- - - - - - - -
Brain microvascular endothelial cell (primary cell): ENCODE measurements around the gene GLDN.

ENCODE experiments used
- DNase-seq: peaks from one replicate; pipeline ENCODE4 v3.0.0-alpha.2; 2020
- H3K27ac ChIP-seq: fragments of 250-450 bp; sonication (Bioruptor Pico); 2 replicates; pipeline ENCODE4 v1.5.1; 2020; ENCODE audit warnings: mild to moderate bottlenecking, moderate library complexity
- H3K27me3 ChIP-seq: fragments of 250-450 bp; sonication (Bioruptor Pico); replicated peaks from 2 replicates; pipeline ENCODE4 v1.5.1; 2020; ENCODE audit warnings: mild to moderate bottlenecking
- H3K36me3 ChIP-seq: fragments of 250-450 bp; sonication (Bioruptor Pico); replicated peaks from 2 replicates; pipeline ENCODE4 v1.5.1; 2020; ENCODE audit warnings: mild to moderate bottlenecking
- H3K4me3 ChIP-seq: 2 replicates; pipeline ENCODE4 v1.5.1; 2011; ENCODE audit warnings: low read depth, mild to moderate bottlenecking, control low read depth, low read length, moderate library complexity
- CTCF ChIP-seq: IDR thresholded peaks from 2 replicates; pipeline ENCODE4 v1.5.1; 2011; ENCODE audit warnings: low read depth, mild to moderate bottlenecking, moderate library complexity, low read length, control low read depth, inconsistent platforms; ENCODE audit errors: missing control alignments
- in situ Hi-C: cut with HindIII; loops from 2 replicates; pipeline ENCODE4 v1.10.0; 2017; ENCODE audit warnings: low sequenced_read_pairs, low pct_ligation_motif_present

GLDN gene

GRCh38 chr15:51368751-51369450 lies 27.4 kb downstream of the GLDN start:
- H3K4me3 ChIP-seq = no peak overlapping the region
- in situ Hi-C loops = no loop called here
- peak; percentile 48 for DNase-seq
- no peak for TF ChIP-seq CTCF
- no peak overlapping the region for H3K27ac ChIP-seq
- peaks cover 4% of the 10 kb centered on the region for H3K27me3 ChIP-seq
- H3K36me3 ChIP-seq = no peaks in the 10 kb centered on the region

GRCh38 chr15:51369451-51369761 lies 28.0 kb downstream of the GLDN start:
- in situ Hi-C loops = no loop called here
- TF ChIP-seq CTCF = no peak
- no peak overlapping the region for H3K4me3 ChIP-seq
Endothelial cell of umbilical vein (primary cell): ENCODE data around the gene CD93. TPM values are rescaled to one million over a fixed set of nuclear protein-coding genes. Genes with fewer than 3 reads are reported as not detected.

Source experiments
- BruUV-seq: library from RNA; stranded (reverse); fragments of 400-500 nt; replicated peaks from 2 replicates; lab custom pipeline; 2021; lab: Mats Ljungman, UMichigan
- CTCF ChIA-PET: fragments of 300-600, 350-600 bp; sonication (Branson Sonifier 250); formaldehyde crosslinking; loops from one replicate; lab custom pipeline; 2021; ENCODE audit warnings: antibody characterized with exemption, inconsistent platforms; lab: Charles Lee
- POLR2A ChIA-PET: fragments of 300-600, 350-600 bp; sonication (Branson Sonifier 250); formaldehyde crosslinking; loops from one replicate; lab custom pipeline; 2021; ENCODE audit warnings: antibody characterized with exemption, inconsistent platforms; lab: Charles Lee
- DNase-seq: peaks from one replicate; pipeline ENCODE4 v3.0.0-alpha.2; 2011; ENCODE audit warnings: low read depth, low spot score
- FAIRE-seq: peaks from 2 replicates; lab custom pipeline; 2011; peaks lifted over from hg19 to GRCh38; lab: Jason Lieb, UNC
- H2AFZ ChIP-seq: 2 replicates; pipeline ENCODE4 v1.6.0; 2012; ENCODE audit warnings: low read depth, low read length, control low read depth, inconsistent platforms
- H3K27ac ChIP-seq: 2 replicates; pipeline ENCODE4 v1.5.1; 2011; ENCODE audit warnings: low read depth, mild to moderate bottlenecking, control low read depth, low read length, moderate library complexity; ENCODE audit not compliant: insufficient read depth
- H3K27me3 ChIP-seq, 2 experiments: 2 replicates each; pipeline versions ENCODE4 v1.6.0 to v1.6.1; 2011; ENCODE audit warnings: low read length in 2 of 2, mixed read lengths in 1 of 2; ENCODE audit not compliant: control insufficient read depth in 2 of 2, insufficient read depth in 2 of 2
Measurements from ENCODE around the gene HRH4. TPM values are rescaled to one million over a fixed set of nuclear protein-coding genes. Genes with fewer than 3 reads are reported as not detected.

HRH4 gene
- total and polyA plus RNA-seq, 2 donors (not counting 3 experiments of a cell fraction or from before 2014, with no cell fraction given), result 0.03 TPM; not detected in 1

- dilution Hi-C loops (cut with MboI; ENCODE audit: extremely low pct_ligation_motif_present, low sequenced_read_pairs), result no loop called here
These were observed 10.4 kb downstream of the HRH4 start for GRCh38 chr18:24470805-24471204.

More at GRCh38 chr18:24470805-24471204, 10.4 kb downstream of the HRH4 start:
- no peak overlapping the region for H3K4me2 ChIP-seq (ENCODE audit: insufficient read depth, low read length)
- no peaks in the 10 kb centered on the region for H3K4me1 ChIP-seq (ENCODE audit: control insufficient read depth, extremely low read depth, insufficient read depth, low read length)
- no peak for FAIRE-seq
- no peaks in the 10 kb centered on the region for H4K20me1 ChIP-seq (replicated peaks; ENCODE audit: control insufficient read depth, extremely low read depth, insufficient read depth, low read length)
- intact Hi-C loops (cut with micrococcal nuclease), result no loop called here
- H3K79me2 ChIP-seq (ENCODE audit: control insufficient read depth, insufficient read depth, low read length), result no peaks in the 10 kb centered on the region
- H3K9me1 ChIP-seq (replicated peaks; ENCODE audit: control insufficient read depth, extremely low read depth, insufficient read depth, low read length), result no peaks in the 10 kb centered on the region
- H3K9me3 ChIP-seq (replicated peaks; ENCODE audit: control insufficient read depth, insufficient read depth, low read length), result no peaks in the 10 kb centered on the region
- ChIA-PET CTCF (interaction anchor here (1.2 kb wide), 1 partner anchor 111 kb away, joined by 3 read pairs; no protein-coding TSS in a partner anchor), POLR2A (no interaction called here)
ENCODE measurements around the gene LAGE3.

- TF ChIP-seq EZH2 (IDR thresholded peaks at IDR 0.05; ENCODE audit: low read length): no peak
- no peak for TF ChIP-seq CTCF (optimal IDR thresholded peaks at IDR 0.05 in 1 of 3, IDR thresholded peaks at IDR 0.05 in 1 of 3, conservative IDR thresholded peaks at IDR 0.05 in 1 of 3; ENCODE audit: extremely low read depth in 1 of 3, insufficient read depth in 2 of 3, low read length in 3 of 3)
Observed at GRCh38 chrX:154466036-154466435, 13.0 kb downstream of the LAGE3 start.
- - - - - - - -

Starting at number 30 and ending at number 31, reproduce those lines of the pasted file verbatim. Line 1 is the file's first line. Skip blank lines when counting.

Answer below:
- H2AFZ ChIP-seq: 2 replicates; pipeline ENCODE4 v1.6.0; 2012; ENCODE audit warnings: low read depth, low read length, control low read depth, inconsistent platforms
- H3K27ac ChIP-seq: 2 replicates; pipeline ENCODE4 v1.5.1; 2011; ENCODE audit warnings: low read depth, mild to moderate bottlenecking, control low read depth, low read length, moderate library complexity; ENCODE audit not compliant: insufficient read depth